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Rights, Deportation, and Detention in the Age of Immigration Control$
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Tom K. Wong

Print publication date: 2015

Print ISBN-13: 9780804793063

Published to Stanford Scholarship Online: September 2015

DOI: 10.11126/stanford/9780804793063.001.0001

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Human Rights and Immigration Control Wrongs

Human Rights and Immigration Control Wrongs

(p.27) 2 Human Rights and Immigration Control Wrongs
Rights, Deportation, and Detention in the Age of Immigration Control

Tom K. Wong

Stanford University Press

This chapter examines and inventories what the human rights of migrants are as a matter of international human rights law, focusing on rights in the context of deportation and immigration detention. It examines the role that human rights play in the context of immigration control by analyzing the determinants of the ratification of international human rights treaties that require states to extend rights protections to noncitizens, focusing on the Migrant Workers Convention (ICRMW). It argues and finds that because treaties such as the ICRMW impose high sovereignty costs on states, meaning they increase the distance between what states want to do with respect to immigration control and what they can do as parties to these treaties, they are not likely to be ratified. Consequently, emergent human rights norms related to noncitizens have yet to become fully instantiated in the domestic legal frameworks that govern the machinery of immigration control.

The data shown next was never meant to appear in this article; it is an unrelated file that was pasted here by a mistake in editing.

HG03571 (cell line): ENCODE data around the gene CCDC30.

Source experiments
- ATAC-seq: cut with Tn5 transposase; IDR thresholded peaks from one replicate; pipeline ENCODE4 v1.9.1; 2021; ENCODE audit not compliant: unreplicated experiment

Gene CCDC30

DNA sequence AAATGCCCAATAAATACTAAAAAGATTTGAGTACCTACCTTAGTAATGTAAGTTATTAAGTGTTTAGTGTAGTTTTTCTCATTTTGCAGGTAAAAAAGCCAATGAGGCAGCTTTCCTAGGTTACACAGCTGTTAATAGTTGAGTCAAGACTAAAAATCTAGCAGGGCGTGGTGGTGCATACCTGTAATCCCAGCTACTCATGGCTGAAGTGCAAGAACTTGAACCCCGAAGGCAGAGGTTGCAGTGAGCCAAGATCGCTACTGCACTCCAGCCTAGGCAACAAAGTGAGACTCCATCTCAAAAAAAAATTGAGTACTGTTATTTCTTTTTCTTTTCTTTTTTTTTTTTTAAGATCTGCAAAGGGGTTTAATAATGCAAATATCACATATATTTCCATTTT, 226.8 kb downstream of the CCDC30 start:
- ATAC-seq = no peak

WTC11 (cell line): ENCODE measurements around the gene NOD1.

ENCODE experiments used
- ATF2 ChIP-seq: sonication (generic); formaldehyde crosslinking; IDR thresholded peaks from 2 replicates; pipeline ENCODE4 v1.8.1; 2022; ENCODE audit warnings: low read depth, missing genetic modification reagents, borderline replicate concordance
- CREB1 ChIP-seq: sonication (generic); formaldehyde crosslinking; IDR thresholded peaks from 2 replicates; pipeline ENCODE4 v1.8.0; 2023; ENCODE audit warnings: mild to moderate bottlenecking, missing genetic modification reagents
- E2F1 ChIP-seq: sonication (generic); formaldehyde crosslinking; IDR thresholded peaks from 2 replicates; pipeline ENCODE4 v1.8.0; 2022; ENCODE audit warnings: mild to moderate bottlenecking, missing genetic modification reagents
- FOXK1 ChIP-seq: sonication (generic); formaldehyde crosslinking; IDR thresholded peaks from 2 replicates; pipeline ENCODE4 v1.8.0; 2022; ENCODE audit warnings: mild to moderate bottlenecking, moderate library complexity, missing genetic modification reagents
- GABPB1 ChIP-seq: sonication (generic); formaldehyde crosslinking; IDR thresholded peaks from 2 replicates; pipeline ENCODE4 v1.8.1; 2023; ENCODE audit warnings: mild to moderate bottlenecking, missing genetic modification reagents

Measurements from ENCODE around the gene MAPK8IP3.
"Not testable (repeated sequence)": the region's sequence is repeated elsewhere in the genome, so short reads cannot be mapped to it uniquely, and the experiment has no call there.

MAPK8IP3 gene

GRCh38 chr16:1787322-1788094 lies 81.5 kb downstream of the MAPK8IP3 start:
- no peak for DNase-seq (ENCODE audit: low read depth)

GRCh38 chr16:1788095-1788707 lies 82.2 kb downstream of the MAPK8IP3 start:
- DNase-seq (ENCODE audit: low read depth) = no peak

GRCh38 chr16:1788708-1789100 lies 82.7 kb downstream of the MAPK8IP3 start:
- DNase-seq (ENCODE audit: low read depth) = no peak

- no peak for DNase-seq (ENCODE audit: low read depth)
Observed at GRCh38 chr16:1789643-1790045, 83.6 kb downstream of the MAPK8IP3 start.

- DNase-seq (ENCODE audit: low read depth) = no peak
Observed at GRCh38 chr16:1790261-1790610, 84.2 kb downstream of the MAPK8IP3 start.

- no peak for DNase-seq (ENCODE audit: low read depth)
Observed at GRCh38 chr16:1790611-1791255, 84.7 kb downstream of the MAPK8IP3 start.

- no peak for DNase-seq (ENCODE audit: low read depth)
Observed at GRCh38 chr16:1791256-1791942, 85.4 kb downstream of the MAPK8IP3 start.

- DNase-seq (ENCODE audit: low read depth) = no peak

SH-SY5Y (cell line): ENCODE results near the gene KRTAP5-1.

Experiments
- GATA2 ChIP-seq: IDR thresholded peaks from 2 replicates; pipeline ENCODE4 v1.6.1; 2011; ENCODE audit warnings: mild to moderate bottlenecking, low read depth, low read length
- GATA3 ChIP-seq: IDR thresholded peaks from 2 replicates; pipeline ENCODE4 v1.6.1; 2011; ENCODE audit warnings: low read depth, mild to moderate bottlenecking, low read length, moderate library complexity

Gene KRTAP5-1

Keywords:   human rights of migrants, citizenship gap, sovereignty costs, immigration control, deportation, detention, international migration, irregular migration, unauthorized immigrants

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